Posts Tagged ‘New York Street Food’

Everyone in 19th century New York loved oysters

January 5, 2017

oysters1900mcnyx2010-11-10037Oysters in the booming 19th century city were kind of like pizza today: sold in exclusive restaurants and lowly dives, prepared in countless styles, and devoured by rich and poor alike.

“Oysters were the great leveler,” wrote William Grimes in his book Appetite City. “At market stands, the New Yorker with a couple of nickels rubbed shoulders with the gay blades known as ‘howling swells.'”

“In humble cellars and lavish oyster palaces all over the city, oysters were consumed voraciously for as long as the oyster beds held out.”

oystersfultonmarket1870nypl

Oyster saloons popped up near theaters. Fisherman sold them off boats on the rivers. Fancy oyster houses fed the wealthy. Vendors at curbside stands sold them on the cheap, often adhering to what was called the “Canal Street plan”:

oystersmcdonaldsbowerynypl1907“All the oysters you could eat for six cents, usually sprinkled with vinegar and lemon juice, or perhaps just a little salt,” wrote Grimes. “By the 1880s, ketchup and horseradish were standard as well.”

As the ultimate democratizing food, oysters were enjoyed on Fifth Avenue the same as they were in Five Points (see illustration below).

Even Charles Dickens was amazed by their abundance and popularity at cheap Bowery dives during his visit to New York in 1842, which he famously chronicled.

“Again across Broadway, and so—passing from the many-coloured crowd and glittering shops—into another long main street, the Bowery. . . .” he wrote in American Notes.

oysters5pointsnypl1873

“These signs which are so plentiful, in shape like river buoys, or small balloons, hoisted by cords to poles, and dangling there announce, as you may see by looking up, ‘oysters in every style.’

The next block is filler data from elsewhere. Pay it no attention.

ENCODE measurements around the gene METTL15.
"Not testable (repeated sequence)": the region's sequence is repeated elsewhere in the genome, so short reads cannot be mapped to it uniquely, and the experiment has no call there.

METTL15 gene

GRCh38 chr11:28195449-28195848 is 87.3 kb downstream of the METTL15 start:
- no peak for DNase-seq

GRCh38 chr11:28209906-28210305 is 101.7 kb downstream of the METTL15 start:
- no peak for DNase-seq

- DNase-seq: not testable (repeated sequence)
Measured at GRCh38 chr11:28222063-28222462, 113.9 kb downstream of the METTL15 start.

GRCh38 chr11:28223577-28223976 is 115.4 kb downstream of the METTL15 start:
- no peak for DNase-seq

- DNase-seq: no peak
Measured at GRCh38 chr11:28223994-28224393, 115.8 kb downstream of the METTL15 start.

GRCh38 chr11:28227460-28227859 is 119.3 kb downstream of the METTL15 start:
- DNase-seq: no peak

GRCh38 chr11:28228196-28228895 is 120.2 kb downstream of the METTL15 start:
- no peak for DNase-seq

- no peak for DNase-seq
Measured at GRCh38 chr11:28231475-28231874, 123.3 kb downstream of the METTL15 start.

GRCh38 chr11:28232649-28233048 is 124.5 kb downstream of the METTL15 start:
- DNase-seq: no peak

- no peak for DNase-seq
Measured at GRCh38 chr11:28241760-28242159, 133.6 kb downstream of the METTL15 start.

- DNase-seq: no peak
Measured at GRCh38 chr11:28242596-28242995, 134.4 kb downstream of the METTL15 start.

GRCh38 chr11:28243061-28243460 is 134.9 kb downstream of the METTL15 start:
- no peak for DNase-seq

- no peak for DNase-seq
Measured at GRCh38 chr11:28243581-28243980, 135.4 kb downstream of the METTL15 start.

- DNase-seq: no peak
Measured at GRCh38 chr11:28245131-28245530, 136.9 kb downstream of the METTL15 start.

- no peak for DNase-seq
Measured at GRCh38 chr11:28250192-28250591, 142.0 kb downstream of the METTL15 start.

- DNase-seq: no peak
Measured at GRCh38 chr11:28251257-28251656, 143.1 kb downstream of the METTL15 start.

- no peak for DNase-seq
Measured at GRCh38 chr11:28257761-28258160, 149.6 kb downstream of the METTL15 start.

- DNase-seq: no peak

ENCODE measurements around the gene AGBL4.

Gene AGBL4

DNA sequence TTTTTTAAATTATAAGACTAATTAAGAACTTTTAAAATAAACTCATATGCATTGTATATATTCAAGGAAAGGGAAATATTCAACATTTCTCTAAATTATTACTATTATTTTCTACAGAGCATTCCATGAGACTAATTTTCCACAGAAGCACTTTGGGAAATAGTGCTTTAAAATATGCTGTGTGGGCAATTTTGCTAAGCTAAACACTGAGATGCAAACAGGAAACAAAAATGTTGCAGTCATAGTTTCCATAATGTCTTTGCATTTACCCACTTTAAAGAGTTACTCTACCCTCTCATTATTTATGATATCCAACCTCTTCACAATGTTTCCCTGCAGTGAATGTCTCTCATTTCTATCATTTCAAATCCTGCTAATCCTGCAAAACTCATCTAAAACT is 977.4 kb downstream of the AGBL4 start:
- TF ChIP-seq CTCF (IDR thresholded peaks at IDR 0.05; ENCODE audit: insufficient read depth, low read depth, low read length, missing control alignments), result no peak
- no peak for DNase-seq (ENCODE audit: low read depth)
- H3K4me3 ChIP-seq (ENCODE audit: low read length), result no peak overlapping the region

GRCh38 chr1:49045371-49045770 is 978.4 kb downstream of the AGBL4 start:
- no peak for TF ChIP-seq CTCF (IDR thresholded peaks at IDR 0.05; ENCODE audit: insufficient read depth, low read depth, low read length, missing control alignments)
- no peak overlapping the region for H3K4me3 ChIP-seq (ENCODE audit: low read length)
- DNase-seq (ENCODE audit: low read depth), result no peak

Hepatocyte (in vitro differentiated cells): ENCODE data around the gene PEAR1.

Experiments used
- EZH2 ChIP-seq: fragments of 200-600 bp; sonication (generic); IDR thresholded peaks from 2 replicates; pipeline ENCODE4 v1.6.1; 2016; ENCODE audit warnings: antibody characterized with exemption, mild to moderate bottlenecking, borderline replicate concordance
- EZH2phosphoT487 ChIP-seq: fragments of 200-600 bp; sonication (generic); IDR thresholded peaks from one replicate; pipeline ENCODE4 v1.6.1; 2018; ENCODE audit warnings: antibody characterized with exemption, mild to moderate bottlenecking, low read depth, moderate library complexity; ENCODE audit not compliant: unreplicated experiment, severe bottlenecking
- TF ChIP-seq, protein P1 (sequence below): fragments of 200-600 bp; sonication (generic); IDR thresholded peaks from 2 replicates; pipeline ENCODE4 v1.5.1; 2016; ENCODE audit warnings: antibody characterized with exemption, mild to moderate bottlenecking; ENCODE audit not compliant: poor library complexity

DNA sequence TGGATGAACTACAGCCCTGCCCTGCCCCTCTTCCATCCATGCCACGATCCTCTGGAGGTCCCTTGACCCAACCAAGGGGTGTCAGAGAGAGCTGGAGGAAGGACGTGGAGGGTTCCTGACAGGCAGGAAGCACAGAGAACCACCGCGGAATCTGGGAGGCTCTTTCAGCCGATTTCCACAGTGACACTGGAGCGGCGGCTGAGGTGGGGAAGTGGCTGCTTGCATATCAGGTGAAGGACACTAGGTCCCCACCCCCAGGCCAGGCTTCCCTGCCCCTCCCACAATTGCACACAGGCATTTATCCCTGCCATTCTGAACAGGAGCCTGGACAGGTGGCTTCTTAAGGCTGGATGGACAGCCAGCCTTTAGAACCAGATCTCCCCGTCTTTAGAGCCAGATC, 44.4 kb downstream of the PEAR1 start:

“They tempt the hungry most at night, for then dull candles glimmer inside, illuminating these dainty words, and make the mouths of idlers water, as they read and linger.'”

[Top image: MCNY, 1900, x2010.11.10037; second image: NYPL, 1870; third image: NYPL menu collection; fourth image: NYPL, 1873]

The ices vendor setting up on East 110th Street

July 14, 2014

The ices offered by this street vendor are probably not artisanal or organic. But I bet they hit the spot on a hot summer day.

Icemanoneast110thst

Photographer John Albok captured the cones and syrups of one man’s cart in East Harlem in 1938, a neighborhood of Italians at the time with a small but growing influx of Hispanics.

The link from the Museum of the City of New York describes them as piraguas—the Puerto Rican treat sold by many vendors today.

[Photo: MCNY Collections Portal]

When Essex Street was the city’s Pickle District

June 11, 2012

Everyone’s heard of the Garment District and the Financial District. But the Pickle District?

This was the name for the Lower East Side blocks centered on Essex Street, once home to 80 pickle merchants.

Some sold the briny street food from shops. Others worked out of pushcarts.

All mostly got their start in the years just before and after the turn of the 20th century, when Jewish immigrants packed the area and began selling a snack already beloved in the city.

“By 1659, Dutch farmers in New York grew cucumbers all over the area that is now known as Brooklyn,” states the New York Food Museum.

“These cucumbers were sold to dealers who cured them in barrels filled with varying flavored brines the pickles were sold in market stalls on Washington, Canal and Fulton Streets.”

Pickles are still popular, of course, but they’ve long available in supermarkets in jars. Today, only one merchant remains on Essex Street.

But the pickle gets a yearly shout-out on the Lower East Side during International Pickle Day every October.

Middle photo: Martha Cooper/Municipal Arts Society; bottom photo: NYPL Digital Collection